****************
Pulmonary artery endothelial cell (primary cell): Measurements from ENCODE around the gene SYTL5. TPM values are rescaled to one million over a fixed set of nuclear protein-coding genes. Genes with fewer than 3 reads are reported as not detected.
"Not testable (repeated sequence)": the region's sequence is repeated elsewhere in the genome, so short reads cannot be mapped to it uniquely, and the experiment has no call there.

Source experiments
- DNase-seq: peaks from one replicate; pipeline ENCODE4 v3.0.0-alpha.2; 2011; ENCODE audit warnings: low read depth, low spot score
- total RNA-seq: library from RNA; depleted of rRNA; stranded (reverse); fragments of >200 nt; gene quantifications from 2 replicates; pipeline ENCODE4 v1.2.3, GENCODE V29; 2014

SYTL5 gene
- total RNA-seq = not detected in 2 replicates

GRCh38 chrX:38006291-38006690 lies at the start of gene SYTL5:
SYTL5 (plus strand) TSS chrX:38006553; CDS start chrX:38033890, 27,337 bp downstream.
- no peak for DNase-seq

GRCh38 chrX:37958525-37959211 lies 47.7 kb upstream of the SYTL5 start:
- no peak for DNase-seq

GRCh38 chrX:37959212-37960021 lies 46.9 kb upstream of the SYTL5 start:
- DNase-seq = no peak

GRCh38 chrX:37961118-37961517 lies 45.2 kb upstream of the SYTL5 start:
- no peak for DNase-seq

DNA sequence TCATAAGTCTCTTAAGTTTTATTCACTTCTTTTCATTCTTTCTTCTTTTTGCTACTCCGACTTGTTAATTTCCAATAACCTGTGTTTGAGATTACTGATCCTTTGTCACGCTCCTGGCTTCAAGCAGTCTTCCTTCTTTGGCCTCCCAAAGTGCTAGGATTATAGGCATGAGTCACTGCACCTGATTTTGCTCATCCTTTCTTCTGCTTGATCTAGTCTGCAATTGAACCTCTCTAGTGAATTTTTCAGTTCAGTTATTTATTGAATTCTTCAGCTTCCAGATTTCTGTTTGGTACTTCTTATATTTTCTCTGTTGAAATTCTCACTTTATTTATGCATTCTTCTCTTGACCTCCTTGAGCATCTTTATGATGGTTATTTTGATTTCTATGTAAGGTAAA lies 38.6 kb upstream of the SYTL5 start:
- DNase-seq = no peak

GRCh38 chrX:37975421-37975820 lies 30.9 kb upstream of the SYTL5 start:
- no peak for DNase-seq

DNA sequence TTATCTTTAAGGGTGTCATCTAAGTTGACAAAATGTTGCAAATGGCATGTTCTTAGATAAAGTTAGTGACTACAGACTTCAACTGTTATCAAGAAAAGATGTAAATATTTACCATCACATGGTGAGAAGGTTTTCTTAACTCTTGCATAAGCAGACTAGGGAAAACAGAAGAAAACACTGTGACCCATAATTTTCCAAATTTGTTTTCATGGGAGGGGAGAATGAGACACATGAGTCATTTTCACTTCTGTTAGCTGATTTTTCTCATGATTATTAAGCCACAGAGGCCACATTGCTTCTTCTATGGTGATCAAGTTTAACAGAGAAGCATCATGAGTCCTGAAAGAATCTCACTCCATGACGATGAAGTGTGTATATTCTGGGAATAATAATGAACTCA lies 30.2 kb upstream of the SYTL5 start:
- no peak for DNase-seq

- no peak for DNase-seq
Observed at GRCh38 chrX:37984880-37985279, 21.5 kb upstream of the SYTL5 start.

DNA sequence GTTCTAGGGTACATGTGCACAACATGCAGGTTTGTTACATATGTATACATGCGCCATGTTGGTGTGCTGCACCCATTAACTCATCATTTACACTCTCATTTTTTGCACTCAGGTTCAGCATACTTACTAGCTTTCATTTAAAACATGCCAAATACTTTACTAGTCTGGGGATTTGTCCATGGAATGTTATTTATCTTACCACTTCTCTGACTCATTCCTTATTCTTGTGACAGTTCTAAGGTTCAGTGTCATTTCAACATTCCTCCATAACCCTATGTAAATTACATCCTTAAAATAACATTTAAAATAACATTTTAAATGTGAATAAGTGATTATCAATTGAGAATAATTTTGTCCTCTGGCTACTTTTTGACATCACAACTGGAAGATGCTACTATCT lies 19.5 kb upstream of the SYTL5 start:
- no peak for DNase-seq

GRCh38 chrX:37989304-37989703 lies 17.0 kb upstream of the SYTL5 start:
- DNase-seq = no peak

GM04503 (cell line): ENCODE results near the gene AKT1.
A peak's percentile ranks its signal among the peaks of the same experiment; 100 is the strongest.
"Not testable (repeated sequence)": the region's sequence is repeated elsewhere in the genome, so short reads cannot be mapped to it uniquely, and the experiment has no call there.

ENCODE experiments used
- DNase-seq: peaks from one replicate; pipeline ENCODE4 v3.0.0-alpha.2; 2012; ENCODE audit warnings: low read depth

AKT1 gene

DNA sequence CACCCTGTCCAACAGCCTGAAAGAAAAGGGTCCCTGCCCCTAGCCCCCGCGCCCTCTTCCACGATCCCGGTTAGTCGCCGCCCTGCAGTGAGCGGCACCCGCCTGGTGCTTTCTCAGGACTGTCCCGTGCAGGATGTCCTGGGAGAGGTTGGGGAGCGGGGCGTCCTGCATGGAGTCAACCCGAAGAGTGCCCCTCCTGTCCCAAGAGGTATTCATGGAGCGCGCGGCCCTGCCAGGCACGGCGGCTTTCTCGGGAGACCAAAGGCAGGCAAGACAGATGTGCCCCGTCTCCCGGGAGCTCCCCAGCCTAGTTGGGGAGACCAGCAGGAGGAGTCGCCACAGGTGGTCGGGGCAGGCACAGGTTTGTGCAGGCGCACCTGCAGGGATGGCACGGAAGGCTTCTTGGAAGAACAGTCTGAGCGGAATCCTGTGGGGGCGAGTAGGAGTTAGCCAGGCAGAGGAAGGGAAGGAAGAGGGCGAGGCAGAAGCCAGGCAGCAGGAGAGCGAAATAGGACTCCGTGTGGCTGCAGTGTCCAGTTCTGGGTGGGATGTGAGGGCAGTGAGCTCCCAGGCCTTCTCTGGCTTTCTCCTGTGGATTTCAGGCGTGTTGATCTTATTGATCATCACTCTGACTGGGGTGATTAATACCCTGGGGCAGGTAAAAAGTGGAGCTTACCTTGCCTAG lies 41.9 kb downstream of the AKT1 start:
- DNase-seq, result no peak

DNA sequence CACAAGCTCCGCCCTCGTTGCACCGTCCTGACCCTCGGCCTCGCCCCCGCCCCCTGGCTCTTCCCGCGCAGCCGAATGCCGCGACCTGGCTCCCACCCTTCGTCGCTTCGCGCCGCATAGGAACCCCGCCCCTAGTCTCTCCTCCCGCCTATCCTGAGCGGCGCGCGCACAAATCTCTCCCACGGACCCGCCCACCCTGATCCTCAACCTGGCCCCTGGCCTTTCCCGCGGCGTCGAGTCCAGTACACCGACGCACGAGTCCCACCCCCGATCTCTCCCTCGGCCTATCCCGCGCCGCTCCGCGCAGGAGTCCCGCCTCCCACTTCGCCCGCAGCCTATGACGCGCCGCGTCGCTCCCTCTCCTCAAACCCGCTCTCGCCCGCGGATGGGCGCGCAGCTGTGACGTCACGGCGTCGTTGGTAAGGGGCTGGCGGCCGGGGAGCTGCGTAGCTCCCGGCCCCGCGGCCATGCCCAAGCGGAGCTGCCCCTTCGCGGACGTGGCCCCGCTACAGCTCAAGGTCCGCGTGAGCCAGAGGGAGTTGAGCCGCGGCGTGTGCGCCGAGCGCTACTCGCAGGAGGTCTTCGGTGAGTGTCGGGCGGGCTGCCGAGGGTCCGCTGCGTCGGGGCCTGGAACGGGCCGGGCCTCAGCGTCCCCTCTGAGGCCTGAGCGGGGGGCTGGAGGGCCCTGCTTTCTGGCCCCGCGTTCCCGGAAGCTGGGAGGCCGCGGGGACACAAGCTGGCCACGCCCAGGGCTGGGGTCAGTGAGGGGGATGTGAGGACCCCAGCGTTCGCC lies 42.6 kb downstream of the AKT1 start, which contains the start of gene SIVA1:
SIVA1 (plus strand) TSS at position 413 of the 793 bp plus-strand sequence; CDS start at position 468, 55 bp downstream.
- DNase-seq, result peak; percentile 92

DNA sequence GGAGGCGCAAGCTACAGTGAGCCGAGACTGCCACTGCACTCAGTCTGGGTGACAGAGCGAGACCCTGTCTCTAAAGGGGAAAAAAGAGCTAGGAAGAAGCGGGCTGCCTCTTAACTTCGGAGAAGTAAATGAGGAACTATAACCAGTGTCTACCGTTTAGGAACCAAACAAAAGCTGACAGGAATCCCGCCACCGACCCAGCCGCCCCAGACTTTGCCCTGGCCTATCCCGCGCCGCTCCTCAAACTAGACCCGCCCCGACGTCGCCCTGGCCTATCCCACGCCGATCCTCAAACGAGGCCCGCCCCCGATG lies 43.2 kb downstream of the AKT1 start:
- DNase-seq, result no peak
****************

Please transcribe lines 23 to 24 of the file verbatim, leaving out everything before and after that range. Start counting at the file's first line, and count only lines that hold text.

- no peak for DNase-seq
Observed at GRCh38 chrX:37984880-37985279, 21.5 kb upstream of the SYTL5 start.